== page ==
The non-governmental sectors are not constrained by political compunctions and have already developed various methods of working together in their many areas of interest. They could be catalysed into further and more meaningful action.

We are all South Asians, inhabitants of the Indian sub-continent, subscribing to a common history, traditions and a great cultural heritage dating several millennia. There lies the greatness and nobility of South Asia.

The differences that separate some of us – ethnicity, religion, caste, political creed, seem so irrelevant to me, when I see that hunger, disease, ignorance, lack of housing, water, sanitation visits all of us irrespective of the community to which we belong.

At times, I feel ashamed when I see, how the countries of Europe work so effectively together, despite a thousand years of inter-State conflicts and wars. Europe forged unity with the creation of the European Union, after suffering the world’s two most horrendous and destructive wars.

We South Asians surely do not need a war, certainly not a nuclear one, before we forge a true and effective unity. Let us leave behind the cacophony of the extremists and move ahead with the moderate, humanist majority.

I propose in all earnest, that we from the non-government sectors act effectively together, indeed with the agreement and support of our governments.

I propose that we build a new future for our children, children trapped in poverty, in ignorance, traumatised by political and social violence, children without the opportunity to enjoy the freedom and joys of childhood. An environment where they will have access to good education, health care and nutrition and a peaceful and stable society, where they can grow up healthy, enlightened and skilled, secure with faith in that future we all dream about.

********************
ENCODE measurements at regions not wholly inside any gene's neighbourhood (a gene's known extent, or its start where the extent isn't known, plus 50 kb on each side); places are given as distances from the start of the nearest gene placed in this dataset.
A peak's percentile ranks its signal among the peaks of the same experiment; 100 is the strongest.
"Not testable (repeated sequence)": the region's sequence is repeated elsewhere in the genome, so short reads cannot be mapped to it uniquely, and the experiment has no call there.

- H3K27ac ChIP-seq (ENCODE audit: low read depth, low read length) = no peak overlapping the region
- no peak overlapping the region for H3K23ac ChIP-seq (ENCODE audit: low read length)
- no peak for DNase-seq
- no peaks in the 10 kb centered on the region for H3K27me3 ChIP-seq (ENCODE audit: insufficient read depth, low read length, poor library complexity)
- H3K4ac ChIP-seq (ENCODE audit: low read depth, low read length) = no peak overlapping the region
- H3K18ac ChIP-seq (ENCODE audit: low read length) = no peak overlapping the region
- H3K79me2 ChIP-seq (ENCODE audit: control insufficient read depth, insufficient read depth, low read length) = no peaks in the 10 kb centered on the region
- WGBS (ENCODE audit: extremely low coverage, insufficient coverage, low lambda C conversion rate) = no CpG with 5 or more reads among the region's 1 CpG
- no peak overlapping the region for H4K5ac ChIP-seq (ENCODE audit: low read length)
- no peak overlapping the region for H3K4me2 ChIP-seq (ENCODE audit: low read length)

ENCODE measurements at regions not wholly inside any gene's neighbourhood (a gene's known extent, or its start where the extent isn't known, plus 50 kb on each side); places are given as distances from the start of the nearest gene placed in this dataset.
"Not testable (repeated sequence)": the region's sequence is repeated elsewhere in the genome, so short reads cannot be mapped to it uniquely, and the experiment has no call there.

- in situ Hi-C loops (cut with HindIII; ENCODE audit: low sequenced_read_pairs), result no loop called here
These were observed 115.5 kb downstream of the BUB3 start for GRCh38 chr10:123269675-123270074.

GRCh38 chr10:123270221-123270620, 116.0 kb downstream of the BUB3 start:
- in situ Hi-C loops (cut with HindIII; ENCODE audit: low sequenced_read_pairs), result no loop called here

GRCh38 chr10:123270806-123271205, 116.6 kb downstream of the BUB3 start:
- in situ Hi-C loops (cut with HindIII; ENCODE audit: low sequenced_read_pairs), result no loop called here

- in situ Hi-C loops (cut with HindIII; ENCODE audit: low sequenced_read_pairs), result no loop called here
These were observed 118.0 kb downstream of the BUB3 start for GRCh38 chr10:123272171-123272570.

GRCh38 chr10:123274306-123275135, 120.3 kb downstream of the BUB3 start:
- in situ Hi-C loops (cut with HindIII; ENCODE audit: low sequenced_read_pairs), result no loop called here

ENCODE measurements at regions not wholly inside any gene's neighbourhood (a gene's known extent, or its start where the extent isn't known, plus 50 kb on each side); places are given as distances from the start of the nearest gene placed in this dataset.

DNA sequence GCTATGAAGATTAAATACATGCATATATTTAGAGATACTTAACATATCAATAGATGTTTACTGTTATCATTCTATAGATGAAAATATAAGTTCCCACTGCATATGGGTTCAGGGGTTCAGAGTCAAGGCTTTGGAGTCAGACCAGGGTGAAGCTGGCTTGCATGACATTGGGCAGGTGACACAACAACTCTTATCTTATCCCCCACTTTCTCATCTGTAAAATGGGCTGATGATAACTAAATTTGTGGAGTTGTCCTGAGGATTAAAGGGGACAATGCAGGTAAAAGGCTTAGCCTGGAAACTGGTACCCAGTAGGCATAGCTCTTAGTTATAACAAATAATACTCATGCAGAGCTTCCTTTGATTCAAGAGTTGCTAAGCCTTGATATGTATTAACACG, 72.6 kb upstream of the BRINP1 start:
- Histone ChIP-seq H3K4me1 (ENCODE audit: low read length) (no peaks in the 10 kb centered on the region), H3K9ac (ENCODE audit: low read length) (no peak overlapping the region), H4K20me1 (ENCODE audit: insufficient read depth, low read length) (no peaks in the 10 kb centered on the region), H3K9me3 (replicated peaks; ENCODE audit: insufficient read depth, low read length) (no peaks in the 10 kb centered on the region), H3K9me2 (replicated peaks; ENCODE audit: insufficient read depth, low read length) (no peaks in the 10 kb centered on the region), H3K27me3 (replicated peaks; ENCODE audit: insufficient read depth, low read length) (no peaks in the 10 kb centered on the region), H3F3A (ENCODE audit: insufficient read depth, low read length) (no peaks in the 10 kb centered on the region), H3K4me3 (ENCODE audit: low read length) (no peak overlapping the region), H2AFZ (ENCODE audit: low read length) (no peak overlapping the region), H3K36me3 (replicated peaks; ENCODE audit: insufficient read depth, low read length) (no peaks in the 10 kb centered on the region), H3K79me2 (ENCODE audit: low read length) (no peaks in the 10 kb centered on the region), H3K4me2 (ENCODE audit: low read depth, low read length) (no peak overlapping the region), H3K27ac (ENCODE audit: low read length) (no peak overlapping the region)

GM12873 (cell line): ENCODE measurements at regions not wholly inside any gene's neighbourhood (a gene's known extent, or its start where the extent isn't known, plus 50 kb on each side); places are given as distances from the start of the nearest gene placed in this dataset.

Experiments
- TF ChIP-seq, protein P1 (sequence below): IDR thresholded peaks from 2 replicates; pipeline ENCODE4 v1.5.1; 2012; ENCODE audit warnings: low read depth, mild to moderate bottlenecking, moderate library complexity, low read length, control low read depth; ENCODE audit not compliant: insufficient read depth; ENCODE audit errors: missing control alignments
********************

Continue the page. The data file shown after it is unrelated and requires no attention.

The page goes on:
Let me conclude by reiterating that this conference will focus on the crucial and complex nexus between accelerated growth and harmonious societies, delivering inclusive and sustainable development requiring a holistic approach which encompasses public policies and targeted intervention robust and transparent institutional arrangement and the capacity for free and informed public participation that address the multidimensional nature of the problem.

I very much hope our deliberations over these two days will result in some very practical recommendations that can the basis of focused advocacy around both the highest levels of the government and civil society in the region. In addition it would be useful to identify gaps in our knowledge that can guide future research not only by SAPRI, but also by our partners in the wider South Asian research community.

 Let me end by wishing you well in your deliberations.

Thank you.

(This paper was presented at the inaugural South Asia Policy & Research Institute Summit on Delivering Inclusive and Sustainable Development held on 9 and 10 April 2012 in Delhi. Website: www.thesapri.org.)